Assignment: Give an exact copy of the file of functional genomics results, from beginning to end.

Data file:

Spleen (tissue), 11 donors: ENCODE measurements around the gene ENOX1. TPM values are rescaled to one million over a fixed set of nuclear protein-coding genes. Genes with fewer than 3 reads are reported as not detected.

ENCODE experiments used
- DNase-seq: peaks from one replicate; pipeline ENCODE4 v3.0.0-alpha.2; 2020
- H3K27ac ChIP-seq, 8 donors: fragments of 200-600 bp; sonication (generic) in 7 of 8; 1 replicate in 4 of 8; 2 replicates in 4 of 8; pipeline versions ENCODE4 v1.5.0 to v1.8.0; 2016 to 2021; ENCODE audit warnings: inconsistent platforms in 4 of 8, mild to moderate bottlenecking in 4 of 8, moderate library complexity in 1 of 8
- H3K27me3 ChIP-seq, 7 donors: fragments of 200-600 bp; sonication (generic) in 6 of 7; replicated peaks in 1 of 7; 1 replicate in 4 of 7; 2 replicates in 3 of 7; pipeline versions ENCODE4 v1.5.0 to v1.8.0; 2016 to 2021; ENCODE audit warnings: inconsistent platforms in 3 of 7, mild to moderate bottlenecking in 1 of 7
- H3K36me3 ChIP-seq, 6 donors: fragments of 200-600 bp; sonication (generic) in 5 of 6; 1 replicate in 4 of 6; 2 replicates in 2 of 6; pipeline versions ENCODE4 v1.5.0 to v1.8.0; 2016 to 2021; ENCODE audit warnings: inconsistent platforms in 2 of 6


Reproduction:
Spleen (tissue), 11 donors: ENCODE measurements around the gene ENOX1. TPM values are rescaled to one million over a fixed set of nuclear protein-coding genes. Genes with fewer than 3 reads are reported as not detected.

ENCODE experiments used
- DNase-seq: peaks from one replicate; pipeline ENCODE4 v3.0.0-alpha.2; 2020
- H3K27ac ChIP-seq, 8 donors: fragments of 200-600 bp; sonication (generic) in 7 of 8; 1 replicate in 4 of 8; 2 replicates in 4 of 8; pipeline versions ENCODE4 v1.5.0 to v1.8.0; 2016 to 2021; ENCODE audit warnings: inconsistent platforms in 4 of 8, mild to moderate bottlenecking in 4 of 8, moderate library complexity in 1 of 8
- H3K27me3 ChIP-seq, 7 donors: fragments of 200-600 bp; sonication (generic) in 6 of 7; replicated peaks in 1 of 7; 1 replicate in 4 of 7; 2 replicates in 3 of 7; pipeline versions ENCODE4 v1.5.0 to v1.8.0; 2016 to 2021; ENCODE audit warnings: inconsistent platforms in 3 of 7, mild to moderate bottlenecking in 1 of 7
- H3K36me3 ChIP-seq, 6 donors: fragments of 200-600 bp; sonication (generic) in 5 of 6; 1 replicate in 4 of 6; 2 replicates in 2 of 6; pipeline versions ENCODE4 v1.5.0 to v1.8.0; 2016 to 2021; ENCODE audit warnings: inconsistent platforms in 2 of 6